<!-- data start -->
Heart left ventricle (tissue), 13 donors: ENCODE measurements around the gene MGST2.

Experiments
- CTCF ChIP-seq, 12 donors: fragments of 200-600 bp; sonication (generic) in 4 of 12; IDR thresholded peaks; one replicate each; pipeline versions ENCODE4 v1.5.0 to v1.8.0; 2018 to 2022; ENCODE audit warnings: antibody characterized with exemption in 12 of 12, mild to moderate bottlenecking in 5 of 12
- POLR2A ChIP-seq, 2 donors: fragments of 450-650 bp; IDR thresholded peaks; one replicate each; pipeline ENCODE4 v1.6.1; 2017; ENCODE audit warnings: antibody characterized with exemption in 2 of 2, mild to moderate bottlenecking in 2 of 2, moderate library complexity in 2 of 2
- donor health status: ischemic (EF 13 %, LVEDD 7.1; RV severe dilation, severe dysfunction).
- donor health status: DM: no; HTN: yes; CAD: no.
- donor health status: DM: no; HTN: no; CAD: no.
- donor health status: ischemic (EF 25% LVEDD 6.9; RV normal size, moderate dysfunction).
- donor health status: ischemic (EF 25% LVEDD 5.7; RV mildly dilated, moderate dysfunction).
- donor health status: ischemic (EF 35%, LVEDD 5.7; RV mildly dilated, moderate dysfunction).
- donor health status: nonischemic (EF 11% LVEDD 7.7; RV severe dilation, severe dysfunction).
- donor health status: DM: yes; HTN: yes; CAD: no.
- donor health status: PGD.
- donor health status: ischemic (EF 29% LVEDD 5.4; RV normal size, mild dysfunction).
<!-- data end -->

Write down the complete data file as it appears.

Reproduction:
Heart left ventricle (tissue), 13 donors: ENCODE measurements around the gene MGST2.

Experiments
- CTCF ChIP-seq, 12 donors: fragments of 200-600 bp; sonication (generic) in 4 of 12; IDR thresholded peaks; one replicate each; pipeline versions ENCODE4 v1.5.0 to v1.8.0; 2018 to 2022; ENCODE audit warnings: antibody characterized with exemption in 12 of 12, mild to moderate bottlenecking in 5 of 12
- POLR2A ChIP-seq, 2 donors: fragments of 450-650 bp; IDR thresholded peaks; one replicate each; pipeline ENCODE4 v1.6.1; 2017; ENCODE audit warnings: antibody characterized with exemption in 2 of 2, mild to moderate bottlenecking in 2 of 2, moderate library complexity in 2 of 2
- donor health status: ischemic (EF 13 %, LVEDD 7.1; RV severe dilation, severe dysfunction).
- donor health status: DM: no; HTN: yes; CAD: no.
- donor health status: DM: no; HTN: no; CAD: no.
- donor health status: ischemic (EF 25% LVEDD 6.9; RV normal size, moderate dysfunction).
- donor health status: ischemic (EF 25% LVEDD 5.7; RV mildly dilated, moderate dysfunction).
- donor health status: ischemic (EF 35%, LVEDD 5.7; RV mildly dilated, moderate dysfunction).
- donor health status: nonischemic (EF 11% LVEDD 7.7; RV severe dilation, severe dysfunction).
- donor health status: DM: yes; HTN: yes; CAD: no.
- donor health status: PGD.
- donor health status: ischemic (EF 29% LVEDD 5.4; RV normal size, mild dysfunction).